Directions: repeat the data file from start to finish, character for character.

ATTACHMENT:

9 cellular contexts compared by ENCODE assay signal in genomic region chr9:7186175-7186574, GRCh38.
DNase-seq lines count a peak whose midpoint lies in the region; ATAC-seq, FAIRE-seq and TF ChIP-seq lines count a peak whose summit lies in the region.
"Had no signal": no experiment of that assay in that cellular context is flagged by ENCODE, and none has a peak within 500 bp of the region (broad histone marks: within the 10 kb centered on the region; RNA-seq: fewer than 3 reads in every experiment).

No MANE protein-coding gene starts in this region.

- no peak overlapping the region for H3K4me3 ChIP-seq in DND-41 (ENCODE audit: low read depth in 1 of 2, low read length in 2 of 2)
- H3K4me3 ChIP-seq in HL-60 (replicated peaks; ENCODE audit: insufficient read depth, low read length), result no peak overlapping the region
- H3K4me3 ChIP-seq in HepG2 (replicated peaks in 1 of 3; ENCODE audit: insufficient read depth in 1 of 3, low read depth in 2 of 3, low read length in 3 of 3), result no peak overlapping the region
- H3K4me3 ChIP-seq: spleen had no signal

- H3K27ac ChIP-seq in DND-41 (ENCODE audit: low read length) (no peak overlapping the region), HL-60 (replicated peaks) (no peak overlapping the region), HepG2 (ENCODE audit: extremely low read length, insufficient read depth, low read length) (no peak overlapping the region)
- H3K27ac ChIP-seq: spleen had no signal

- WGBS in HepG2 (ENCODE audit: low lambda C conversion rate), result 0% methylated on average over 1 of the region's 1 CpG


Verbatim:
9 cellular contexts compared by ENCODE assay signal in genomic region chr9:7186175-7186574, GRCh38.
DNase-seq lines count a peak whose midpoint lies in the region; ATAC-seq, FAIRE-seq and TF ChIP-seq lines count a peak whose summit lies in the region.
"Had no signal": no experiment of that assay in that cellular context is flagged by ENCODE, and none has a peak within 500 bp of the region (broad histone marks: within the 10 kb centered on the region; RNA-seq: fewer than 3 reads in every experiment).

No MANE protein-coding gene starts in this region.

- no peak overlapping the region for H3K4me3 ChIP-seq in DND-41 (ENCODE audit: low read depth in 1 of 2, low read length in 2 of 2)
- H3K4me3 ChIP-seq in HL-60 (replicated peaks; ENCODE audit: insufficient read depth, low read length), result no peak overlapping the region
- H3K4me3 ChIP-seq in HepG2 (replicated peaks in 1 of 3; ENCODE audit: insufficient read depth in 1 of 3, low read depth in 2 of 3, low read length in 3 of 3), result no peak overlapping the region
- H3K4me3 ChIP-seq: spleen had no signal

- H3K27ac ChIP-seq in DND-41 (ENCODE audit: low read length) (no peak overlapping the region), HL-60 (replicated peaks) (no peak overlapping the region), HepG2 (ENCODE audit: extremely low read length, insufficient read depth, low read length) (no peak overlapping the region)
- H3K27ac ChIP-seq: spleen had no signal

- WGBS in HepG2 (ENCODE audit: low lambda C conversion rate), result 0% methylated on average over 1 of the region's 1 CpG